Ryanair (NASDAQ:RYAAY), known to many for drastically low airfares and the outlandish commentary of CEO Michael O'Leary, which includes eliminating and charging for toilet use in order to add more seats, has proven itself to be the premier discount air carrier within Europe. Operating a point to point model similar to that of Southwest Airlines (NYSE:LUV), Ryanair has proven that the low cost carrier strategy can be highly profitable, especially in comparison to the hub and spoke model utilized by many legacy carriers. Scrutinized for false advertising and flying to out of the way airports, Ryanair has demonstrated that the combination lower operating fees and the little direct competition of smaller airports can be used to the company's benefit. Ryanair has demonstrated a commitment to this strategy by closing and shrinking less profitable operations, specifically after increases in operating costs for the airline.
History of Base Closures:
Ryanair has demonstrated a commitment to terminating or reducing crew base operations at airports that are no longer favorable to the success of the airline. Notable hub and base shrinkage and closures over the past 5 years are seen as follows:
In 2010 Ryanair closed a crew base in Marseille that resulted in the moving of 4 Aircraft and the loss of 200 jobs. This was the result of employees being paid under contracts drafted under Irish law instead of French law. Ryanair decided that it would be a better financial to serve the airport with aircraft based at other airports. The incentive for using the Irish style contracts was substantial payroll tax savings.
In 2012 Ryanair announced a 40% reduction at a crew base in Budapest after substantial increases in airport landing fees and a lack of efficiency amongst airline services. Ryanair stated that the current conditions were not conducive to the growth of the airline at the airport.
In 2013 Ryanair announced that it would be cutting around 170 weekly flights at London Stansted Airport, one of the airline's largest bases. The airline had been intending to increase flights offered by 6% until the airport announced an increase in fee's for airlines. Ryanair operates over 50% of the flights out of Stansted Airport.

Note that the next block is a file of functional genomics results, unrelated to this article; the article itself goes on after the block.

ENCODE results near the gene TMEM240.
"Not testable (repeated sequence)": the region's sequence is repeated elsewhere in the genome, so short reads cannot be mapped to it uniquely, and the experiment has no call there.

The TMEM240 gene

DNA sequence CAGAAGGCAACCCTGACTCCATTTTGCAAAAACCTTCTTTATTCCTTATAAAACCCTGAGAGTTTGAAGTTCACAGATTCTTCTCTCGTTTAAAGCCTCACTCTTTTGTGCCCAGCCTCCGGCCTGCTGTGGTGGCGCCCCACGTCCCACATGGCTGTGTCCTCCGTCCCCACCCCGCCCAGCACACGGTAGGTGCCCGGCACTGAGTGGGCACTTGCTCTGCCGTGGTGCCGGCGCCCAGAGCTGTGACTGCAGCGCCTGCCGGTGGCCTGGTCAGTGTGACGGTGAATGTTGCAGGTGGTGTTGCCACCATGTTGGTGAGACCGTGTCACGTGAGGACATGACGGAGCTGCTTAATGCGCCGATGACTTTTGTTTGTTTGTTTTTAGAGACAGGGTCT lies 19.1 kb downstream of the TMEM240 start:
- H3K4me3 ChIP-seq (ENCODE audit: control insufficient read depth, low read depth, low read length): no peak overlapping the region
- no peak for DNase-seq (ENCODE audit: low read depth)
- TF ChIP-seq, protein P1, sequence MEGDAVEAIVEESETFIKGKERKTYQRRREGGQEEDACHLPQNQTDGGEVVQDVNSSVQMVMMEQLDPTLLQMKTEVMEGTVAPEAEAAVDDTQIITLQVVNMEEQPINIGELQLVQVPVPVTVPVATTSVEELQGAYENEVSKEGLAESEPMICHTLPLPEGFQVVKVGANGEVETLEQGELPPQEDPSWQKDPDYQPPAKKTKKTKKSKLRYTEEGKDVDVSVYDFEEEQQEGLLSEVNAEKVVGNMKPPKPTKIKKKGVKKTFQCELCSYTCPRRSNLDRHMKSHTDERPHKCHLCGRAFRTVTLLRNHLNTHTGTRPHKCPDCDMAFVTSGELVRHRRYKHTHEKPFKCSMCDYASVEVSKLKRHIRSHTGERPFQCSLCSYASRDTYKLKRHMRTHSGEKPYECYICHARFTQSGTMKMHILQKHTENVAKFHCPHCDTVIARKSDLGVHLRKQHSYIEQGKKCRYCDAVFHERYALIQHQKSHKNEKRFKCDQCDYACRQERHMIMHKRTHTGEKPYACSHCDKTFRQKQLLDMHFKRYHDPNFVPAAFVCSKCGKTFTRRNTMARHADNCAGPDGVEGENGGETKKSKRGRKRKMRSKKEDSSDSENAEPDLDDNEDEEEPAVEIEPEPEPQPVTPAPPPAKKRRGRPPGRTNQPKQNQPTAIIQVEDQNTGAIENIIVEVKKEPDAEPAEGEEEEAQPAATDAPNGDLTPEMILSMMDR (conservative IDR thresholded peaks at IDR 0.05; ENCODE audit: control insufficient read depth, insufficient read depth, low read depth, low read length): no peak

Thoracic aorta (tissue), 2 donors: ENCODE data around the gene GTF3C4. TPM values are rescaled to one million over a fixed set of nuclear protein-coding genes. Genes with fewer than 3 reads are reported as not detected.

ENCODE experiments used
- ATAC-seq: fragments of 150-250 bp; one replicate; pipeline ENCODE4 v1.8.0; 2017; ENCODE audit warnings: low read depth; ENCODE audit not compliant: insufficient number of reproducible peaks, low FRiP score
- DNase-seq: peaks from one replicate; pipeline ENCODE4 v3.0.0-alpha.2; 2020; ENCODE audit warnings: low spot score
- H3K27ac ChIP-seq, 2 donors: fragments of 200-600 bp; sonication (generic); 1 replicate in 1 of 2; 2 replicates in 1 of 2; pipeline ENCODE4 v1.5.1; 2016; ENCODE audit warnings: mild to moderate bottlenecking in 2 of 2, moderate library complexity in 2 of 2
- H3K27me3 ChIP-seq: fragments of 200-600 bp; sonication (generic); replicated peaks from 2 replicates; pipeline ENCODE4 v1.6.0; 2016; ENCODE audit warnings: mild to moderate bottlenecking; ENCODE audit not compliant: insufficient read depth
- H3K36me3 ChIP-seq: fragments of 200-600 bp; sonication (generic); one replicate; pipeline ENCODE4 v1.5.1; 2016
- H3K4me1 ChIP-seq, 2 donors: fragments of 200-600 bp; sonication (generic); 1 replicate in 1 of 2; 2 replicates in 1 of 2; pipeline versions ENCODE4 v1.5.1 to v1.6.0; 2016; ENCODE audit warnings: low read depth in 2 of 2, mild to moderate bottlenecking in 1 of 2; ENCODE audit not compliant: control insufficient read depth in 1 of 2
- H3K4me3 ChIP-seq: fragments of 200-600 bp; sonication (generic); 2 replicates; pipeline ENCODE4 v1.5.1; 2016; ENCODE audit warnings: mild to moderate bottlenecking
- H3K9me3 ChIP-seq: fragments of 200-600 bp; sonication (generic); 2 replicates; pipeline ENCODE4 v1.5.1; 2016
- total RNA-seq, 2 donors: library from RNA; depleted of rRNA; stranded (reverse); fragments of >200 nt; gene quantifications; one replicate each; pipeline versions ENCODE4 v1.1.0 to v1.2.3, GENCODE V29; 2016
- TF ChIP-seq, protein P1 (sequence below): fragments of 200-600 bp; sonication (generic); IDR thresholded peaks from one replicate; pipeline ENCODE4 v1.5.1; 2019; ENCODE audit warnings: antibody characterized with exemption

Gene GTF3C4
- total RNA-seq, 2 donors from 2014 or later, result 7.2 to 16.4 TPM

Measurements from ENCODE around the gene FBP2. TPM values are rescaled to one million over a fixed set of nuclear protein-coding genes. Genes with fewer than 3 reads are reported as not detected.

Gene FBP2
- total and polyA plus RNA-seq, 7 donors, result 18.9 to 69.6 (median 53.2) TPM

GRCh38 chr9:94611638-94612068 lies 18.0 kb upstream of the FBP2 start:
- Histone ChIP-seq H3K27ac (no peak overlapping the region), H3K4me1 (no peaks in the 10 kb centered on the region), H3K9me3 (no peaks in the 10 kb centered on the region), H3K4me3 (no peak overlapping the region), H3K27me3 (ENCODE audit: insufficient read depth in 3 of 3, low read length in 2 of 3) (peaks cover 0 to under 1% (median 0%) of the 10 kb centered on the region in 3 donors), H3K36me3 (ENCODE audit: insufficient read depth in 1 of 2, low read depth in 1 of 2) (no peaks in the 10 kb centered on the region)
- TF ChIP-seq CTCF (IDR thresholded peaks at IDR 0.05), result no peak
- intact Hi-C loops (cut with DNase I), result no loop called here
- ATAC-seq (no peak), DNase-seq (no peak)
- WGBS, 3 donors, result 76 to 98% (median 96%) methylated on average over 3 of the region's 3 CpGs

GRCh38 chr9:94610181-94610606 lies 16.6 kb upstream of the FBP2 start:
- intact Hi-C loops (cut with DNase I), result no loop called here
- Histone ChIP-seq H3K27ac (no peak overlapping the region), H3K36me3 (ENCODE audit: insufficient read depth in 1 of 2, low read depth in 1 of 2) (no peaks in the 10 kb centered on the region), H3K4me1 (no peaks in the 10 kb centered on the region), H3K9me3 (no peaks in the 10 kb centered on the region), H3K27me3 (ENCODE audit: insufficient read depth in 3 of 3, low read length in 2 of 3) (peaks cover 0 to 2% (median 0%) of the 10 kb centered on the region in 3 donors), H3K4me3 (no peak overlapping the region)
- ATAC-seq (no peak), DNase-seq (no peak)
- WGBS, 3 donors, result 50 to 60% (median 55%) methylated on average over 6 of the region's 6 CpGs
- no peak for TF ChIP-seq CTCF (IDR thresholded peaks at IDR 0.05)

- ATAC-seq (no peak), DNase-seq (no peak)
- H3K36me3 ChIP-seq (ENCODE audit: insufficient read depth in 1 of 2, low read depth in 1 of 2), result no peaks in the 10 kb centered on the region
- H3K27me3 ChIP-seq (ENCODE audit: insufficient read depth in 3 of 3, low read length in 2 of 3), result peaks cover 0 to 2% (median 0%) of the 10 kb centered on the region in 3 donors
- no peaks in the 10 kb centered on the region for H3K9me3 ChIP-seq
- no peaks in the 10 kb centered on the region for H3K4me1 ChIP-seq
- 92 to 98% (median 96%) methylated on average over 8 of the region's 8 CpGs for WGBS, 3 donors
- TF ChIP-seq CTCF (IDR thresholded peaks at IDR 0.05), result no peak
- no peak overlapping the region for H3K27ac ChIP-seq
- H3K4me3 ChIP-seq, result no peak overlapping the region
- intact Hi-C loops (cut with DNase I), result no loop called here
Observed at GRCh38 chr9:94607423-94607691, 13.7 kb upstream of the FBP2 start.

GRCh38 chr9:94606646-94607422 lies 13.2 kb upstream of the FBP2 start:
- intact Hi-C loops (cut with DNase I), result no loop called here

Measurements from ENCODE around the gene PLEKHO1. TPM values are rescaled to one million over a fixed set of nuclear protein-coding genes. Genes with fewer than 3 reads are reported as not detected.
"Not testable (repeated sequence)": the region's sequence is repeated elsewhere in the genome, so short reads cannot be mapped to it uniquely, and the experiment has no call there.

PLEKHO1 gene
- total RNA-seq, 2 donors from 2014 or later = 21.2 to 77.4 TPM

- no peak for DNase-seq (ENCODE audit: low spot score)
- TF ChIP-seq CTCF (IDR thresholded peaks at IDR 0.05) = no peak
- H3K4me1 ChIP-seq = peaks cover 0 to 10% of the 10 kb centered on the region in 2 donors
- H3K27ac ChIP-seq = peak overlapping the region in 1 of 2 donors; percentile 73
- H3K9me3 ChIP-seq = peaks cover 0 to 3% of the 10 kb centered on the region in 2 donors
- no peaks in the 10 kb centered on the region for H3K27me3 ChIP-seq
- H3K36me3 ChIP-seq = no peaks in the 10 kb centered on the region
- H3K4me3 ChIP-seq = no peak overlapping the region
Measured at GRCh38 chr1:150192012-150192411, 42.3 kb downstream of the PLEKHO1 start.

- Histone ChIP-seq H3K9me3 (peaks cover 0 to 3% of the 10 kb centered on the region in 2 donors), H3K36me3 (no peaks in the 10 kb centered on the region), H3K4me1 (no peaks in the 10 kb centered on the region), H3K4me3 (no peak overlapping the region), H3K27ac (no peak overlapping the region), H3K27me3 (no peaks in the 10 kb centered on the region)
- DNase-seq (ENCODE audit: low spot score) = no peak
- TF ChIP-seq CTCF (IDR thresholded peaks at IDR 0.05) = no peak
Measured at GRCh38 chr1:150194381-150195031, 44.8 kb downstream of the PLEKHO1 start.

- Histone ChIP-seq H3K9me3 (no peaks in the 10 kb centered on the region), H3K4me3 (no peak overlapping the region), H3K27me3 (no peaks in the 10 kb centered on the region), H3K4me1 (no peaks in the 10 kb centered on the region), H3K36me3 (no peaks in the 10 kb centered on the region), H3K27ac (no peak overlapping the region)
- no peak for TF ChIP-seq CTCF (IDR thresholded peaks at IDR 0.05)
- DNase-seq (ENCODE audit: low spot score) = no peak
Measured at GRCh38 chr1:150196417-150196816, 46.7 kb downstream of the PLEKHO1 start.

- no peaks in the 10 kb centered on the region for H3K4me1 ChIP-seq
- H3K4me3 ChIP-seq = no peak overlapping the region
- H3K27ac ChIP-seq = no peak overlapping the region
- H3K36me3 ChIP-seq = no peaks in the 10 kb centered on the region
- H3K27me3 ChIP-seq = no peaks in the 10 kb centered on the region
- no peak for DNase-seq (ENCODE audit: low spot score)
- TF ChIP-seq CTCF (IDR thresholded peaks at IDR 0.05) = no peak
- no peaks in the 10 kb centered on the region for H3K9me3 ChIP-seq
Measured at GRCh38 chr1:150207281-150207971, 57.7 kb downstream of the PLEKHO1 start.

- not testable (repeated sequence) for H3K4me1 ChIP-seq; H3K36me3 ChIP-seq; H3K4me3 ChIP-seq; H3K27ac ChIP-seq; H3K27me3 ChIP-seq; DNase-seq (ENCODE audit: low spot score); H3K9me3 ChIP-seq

The repeated pattern of base closure and shrinkage helps to reaffirm the airlines commitment to a low cost strategy. Furthermore, this strategy provides leverage for the airline in influencing airports decisions as Ryanair has proven it will pack up and leave if they are unhappy with operating terms. This is significant as Ryanair is typically the majority holder of gates and slots at many of the destinations to which the airline operates flights. The massive volume of flights offered has allowed Ryanair to continue maintain great leverage in negotiating airport fees.
Lack of Competitor Success and Growth:
The success of Ryanair operations within Europe has impacted the sucess of other airlines operating within Europe. Ryanair is the largest airline in Europe and carried a record near 80 million passengers in 2012. Recent points of interest for investors are listed below.
Flybe, a low cost competitor within Ireland and the UK has announced a 10% cut of its workforce. The cuts are intended to help Flybe reduce costs as part of a reorganization plan.
Low cost carriers now carry 50% of outbound traffic from the UK to other destinations, putting a great damper on the success of "legacy" and national carriers.
Ryanair has some distinct advantages over traditional legacy carriers in that they operate only one type of aircraft. The impact on cost savings can be compared to that of Southwest Airlines where Southwest is able to save on training and maintenance costs by operating only one type of aircraft. Most notably Ryanair is able to utilize the following advantages:
Ryanair's modern fleet of Boeing (NYSE:BA) 737-800 aircraft has afforded the airline fuel savings by 4%. This decrease follows the installation of winglets on all of the aircraft within the fleet. While I did cite a potential hangup for 737 operators (in light of potential maintenance problems), I do feel as though these effects will of marginal impact.
Ryanair's recent order of 175 Boeing 737-800 aircraft came at a near 50% discount to the list price per aircraft. While many airlines negotiate prices that are well below the list price, the Ryanair order intrigued many because of the magnitude and cost of the order.
Investors need to give Ryanair serious consideration as a potential growth opportunity. Ryanair has proven that a model dedicated to ultra low fares and ultra low costs, can yield record profitability. Ryanair has a proven track record of making appropriate adjustments to routes as financial conditions change. Furthermore, Investors should feel comfort in knowing that the scale of Ryanair operations will continue to help the airline to realize substantial cost savings in future operations and purchases.
Additional disclosure: One should complete their own due diligence before making final investment decisions.